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Patient Simulators at HSSC No Longer Face Identity Crisis

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Until recently the simulated human beings at the Health Science Simulation Center (HSSC) have been going through an identity crisis.  Since the Center first opened in November 2006, the state-of-the-art simulators, comprised of life-like mannequins that interface with a computer to simulate human responses, have been nameless, referred to most times as, 'the older one,' 'the one with the twisted arm,' or 'the one that can blink.'  But that is no longer the case for eight of the technologically advanced mannequins.

"It has always been the group's intent to name our simulators," said Jeanette Wong, MPA, RN, HSSC Operations Manager and assistant professor.  "Naming them will help SMU educators as they begin to incorporate the use of simulations into their teaching-learning practices, give them a personality, and make people care about them as actual human patients."

What better time to publicize their new names than at the birthday celebration of the founding father of the University, Dr. Samuel Merritt.  The celebration took place on March 30 in the Bechtel Room of the Health Education Center.  Dressed in a white coat, armed with formal name certificates and a pen, Celeste Villanueva, CRNA, MS, HSSC Director and assistant professor, asked President Sharon Diaz to bear official witness to the new names. 

"It took the entire HSSC team to come up with the names," stated Villanueva to the birthday celebration audience.  "Sam-I-Am was conceived by Lina Gage-Kelly and SimBabwe, was thought up by Bill Stiers.  (Gage-Kelly and Stiers are HSSC healthcare practioners.)  Samaritan, means "good Sam" and it happens to be the company logo of the manufacturer of the HSSC's simulators - Laerdal Medical.  Jeanette Wong gave one mannequin the name of Samira.  It is of Arabic origin meaning "evening conversationalist," and we felt it fit this particular simulated adult because she is a conversation piece."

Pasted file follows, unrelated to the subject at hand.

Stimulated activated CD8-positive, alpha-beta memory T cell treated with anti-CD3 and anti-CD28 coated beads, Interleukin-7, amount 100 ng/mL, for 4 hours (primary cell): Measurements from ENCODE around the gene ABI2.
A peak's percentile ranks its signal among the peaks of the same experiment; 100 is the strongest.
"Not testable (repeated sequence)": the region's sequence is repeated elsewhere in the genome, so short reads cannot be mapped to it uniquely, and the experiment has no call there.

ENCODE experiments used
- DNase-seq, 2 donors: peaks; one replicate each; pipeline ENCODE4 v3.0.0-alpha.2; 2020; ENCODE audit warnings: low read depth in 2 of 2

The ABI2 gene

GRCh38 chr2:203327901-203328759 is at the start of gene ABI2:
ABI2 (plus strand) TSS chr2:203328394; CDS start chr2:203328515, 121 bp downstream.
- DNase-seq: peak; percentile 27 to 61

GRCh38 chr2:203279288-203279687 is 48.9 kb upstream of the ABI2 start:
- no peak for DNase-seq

"Simulation is all about team work and being creative," said Wong.  "At the Center we always create health scenarios, environments, and give each patient simulator names that match their specific patient profile.  But, like any actor, at the end of the day they just want to be known for themselves."

Samaritan

"Naming the simulators helps the faculty promote the very important principle that students learning in the simulation center need to suspend the disbelief that they are working with a computerized mannequin," said Villanueva. 

Not all simulators were renamed.  Their cousin Harvey, who flew in from the University of Miami last month, whose name is a proprietary identifier of the cardiopulmonary simulator, will keep his given name.  Another cousin of SimMan®, SimMan® 3-G, a new, next-generation, wireless patient simulator anticipated to come to the Center by 2010.  He will also be formally referred to by his original moniker, although Laerdal Medical does encourage simulation faculty to give patient simulators their own names.

The high-level patient simulators at the HSSC can be programmed to recognize and respond to the interventions and medications administered by health care providers, and can simulate physiologic responses such as a heartbeat and pulse.  Students in virtually every program offered at SMU are provided opportunities to learn key concepts and skills by the use of high-fidelity, mannequin based simulation, such as treating a child experiencing an asthma attack or learning how to assist in the delivery of a baby.

The Center's goal is to apply knowledge of clinical situations in a low-risk, controlled environment.  Using simulation-based learning methodologies is one important strategy identified by the Institute of Medicine and other federal agencies to implement the changes required in our healthcare system to improve patient safety.  The HSSC has been recognized as a Center of Educational Excellence (COEE) by Laerdal Medical Corporation for demonstrating excellence in educational philosophy and programs.

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